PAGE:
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50 Places Have Policies To Reduce Racial Disparities In Criminal Justice

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The U.S. experienced a 25% decline in its prison population between its peak year of 2009 and 2021. While all major racial and ethnic groups experienced decarceration, the Black prison population has downsized the most, says The Sentencing Project in a new report.

With the prison population in 2021 nearly six times as large as 50 years ago and Black Americans imprisoned at five times the rate of whites, the crisis of mass incarceration and its racial injustice remain undeniable, says the group. The progress is at risk of stalling or being reversed.

Thie report examines three key causes of racial inequality from within the criminal legal system. While the consequences of these policies perpetuate racial and ethnic disparities, at least 50 jurisdictions —including states, the federal government, and localities—have initiated promising reforms to lessen their impact.

In The Sentencing Project's view, extreme sentences for violent crimes and reliance on criminal histories as a basis for determining prison sentences are drivers of racial disparities in imprisonment. In addition, the punitive nature of the war on drugs and associated sentencing laws, including mandatory minimum sentences, crack-cocaine sentencing disparities, drug-free school zone laws, and the treatment of drug possession as felonies disproportionately impact Black Americans.

Washington, D.C, allows many inmates who have already served 15 years to petition the courts for resentencing. Pennsylvania’s sentencing commission has proposed scaling back the impact of criminal histories on sentencing guidelines. The federal government narrowed the crack-cocaine sentencing disparity in 2010 and applied it retroactively in 2018. Alaska, California, Connecticut, Oklahoma, and Utah have reduced prison admissions with de-felonization statutes that downgrade drug possession from a felony to a misdemeanor.

Communities of color are over-policed through biased traffic stops, pedestrian searches, and drug arrests. In addition, prosecutors and judges often treat Black and Latinx people more harshly in their charging and sentencing decisions. Bias also affects the work of juries, correctional officers, and parole boards. Police and prosecutors, via their unions and professional associations, often lobby, litigate, and engage in public advocacy against reforms.

Several jurisdictions have also taken steps to mitigate the impact of bias in discretion throughout the criminal legal process. Arizona is the first state to eliminate peremptory challenges in jury selection, so that prospective jurors cannot be rejected without an explanation. Michigan’s parole board uses evidence-based guidelines to minimize the influence of subjective factors on their decisions.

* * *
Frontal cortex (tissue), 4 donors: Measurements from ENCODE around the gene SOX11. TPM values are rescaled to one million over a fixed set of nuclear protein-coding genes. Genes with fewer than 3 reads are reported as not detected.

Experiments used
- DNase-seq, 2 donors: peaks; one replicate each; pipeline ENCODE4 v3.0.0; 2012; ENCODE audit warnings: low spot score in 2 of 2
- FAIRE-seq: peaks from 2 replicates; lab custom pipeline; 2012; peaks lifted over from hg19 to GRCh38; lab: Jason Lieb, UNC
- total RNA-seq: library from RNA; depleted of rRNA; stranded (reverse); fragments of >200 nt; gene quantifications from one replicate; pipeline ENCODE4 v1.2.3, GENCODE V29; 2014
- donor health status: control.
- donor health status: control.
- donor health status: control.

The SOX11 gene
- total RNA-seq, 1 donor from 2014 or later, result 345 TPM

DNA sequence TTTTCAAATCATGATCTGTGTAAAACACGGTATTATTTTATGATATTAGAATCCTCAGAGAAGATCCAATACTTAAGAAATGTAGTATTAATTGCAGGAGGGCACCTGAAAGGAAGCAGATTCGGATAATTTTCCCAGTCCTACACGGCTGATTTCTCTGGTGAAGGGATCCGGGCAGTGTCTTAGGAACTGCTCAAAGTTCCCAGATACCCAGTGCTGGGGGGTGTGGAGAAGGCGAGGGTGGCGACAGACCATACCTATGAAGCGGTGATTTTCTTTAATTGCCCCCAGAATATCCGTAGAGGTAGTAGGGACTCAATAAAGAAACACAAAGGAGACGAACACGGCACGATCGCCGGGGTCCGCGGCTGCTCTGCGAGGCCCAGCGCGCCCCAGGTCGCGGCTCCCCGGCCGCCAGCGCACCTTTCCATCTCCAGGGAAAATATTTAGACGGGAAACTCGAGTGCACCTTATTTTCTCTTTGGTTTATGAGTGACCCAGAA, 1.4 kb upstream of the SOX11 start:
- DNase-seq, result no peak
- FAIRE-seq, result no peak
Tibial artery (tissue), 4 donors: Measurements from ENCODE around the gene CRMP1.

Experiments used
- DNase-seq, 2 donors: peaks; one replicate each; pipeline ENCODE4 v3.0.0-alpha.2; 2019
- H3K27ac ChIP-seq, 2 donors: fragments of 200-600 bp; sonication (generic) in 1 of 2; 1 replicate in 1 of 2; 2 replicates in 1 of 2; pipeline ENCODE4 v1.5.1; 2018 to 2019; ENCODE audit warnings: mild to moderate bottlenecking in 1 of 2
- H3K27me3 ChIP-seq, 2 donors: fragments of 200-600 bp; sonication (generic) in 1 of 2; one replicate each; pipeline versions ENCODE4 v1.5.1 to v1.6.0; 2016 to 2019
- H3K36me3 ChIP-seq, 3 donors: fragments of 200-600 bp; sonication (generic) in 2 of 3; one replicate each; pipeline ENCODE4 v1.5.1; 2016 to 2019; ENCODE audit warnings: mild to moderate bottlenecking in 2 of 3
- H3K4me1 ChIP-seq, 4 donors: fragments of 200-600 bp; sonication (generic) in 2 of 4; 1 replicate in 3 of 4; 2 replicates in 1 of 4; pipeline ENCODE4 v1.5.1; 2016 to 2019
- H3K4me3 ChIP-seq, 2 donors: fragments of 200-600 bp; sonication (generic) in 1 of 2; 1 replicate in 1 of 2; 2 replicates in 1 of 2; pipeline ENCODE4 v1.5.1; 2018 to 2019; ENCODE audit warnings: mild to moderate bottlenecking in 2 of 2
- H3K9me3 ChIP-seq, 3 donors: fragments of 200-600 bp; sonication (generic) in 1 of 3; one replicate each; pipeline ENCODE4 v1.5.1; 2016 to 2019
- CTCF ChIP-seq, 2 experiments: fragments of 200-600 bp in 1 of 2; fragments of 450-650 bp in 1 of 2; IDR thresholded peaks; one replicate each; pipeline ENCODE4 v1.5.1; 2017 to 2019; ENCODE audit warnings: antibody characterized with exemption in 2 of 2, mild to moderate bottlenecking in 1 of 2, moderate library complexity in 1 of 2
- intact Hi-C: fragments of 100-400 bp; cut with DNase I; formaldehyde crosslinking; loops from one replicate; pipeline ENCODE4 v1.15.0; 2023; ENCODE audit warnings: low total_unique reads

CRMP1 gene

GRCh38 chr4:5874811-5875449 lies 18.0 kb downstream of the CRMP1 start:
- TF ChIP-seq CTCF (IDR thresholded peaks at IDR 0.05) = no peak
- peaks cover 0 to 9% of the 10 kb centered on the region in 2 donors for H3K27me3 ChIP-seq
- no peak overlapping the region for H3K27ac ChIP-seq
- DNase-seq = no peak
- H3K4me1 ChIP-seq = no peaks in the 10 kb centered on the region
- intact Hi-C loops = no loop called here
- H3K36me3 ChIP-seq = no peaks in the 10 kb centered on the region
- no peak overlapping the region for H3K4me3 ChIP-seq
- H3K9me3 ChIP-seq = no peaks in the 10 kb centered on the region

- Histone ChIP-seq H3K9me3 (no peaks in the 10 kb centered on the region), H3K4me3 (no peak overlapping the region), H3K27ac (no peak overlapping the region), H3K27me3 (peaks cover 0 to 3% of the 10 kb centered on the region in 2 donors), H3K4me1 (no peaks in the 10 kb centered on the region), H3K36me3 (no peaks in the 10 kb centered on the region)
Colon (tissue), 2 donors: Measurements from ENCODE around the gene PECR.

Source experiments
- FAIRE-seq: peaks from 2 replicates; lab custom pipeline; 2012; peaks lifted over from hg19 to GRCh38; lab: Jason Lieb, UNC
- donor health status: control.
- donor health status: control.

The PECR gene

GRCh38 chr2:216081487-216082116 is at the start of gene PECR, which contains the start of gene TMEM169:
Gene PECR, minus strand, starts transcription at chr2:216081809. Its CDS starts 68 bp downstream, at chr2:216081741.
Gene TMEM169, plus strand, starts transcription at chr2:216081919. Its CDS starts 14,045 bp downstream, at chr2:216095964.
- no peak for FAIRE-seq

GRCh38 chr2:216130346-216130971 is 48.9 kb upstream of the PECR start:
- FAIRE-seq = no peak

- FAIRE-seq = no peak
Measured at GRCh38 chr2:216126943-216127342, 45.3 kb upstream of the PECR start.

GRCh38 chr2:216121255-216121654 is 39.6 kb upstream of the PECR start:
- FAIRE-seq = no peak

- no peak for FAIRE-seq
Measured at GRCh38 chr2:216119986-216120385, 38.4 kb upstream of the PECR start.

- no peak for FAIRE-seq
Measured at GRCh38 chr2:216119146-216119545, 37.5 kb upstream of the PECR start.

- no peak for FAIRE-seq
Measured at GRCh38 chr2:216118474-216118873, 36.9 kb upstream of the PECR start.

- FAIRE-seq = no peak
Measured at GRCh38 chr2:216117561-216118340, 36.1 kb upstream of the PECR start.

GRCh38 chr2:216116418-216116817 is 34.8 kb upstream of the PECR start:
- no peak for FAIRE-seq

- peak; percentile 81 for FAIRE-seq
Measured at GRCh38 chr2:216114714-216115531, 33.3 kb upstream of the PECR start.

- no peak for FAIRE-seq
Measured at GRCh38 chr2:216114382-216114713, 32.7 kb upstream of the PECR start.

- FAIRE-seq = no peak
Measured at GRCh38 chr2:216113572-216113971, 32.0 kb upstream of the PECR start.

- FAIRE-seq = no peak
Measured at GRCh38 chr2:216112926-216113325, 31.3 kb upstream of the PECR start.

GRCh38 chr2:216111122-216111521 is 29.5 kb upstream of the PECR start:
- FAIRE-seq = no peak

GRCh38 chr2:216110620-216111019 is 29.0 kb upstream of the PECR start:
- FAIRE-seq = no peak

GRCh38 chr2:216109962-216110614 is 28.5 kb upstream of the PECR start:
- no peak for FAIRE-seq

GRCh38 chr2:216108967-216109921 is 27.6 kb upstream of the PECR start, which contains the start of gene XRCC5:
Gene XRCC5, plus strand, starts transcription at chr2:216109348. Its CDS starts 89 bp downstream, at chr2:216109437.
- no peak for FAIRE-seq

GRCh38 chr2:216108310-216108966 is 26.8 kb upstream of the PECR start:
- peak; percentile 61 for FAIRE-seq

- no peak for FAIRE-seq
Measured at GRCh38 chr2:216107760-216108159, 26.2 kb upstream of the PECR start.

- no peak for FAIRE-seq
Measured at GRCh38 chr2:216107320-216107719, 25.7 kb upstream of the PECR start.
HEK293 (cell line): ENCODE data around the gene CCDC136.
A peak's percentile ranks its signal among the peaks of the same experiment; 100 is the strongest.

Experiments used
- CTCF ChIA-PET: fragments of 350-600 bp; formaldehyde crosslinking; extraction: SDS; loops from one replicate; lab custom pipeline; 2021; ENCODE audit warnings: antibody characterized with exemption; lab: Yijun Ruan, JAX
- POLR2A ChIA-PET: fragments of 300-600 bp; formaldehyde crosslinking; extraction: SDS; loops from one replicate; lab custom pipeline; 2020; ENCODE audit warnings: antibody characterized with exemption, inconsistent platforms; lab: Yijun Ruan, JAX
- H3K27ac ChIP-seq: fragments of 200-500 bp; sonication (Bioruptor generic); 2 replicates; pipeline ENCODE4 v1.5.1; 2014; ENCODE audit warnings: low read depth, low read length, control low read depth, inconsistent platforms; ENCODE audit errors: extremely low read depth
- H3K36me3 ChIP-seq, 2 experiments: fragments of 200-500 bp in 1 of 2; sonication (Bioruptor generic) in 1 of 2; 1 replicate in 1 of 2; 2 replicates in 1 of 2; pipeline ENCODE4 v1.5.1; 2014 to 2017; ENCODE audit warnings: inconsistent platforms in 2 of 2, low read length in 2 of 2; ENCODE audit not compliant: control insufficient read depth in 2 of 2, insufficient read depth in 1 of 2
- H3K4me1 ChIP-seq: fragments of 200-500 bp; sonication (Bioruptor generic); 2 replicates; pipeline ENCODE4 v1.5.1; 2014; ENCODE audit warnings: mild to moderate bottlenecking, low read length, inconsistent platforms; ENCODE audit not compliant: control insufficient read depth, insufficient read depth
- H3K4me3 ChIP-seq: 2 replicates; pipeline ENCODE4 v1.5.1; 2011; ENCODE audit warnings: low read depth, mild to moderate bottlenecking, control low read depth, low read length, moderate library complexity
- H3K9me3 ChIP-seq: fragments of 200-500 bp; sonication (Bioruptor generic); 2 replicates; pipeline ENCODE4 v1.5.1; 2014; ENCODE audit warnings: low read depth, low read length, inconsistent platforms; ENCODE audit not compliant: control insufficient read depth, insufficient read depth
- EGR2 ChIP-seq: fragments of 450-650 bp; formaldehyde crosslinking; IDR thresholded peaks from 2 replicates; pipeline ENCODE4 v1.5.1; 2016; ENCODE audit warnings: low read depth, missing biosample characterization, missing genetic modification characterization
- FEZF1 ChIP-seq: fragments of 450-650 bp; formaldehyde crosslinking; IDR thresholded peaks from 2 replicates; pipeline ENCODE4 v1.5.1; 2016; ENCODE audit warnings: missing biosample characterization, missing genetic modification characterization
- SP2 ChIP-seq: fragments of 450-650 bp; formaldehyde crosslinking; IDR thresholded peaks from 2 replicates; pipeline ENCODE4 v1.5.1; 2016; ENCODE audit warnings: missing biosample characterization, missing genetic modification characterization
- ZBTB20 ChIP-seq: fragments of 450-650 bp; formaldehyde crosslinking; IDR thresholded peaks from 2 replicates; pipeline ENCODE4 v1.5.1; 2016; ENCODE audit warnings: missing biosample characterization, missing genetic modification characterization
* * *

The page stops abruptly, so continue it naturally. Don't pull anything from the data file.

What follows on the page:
In a growing movement of reform-oriented prosecutors, district attorneys in Los Angeles and Philadelphia are using their discretion to avoid extreme sentences.

A financially burdensome and under-resourced criminal legal system puts people with low incomes, who are disproportionately people of color, at a disadvantage.

Pretrial release often requires cash bail,which disadvantages low-income people of color and increases the pressure to take a less favorable plea deal. State indigent defense programs are critically underfunded. In addition, incarcerated individuals struggling with substance use disorders often do not receive the treatment they need, jeopardizing successful reentry. Further, parole and probation supervision imposes scrutiny with few services.

Reforms are under way to curb punitive policies that disparately affect people with limited financial resources. Illinois became the first state to end cash bail in 2023, following New Jersey’s major bail overhaul in 2017.

istrict attorneys in jurisdictions including Boston and Manhattan have reduced prosecutions of “crimes of poverty.” Holistic defense models, which provide comprehensive support to individuals and their communities, are available from the Tribal Defense Offices and other communities including Bronx, N.Y., Oakland, Calif., and Houston. New York and California have reduced the footprint of community supervision.

Progress is under threat, the report says. Washington, D.C.’s mayor has sought to limit resentencing opportunities under the District’s second look law. Drug arrests remain high across the U.S. and Oregon’s struggle implementing its drug-decriminalization program has sparked calls for the policy’s reversal.

Backlash against reform-oriented prosecutors has led to recalls, litigation, and legislative attacks in California, Georgia, Florida, and Pennsylvania.

Crime concerns have also fueled pushback against bail reform in California and New York, and supported a reversion to enforcing “crimes of poverty” in Baltimore.


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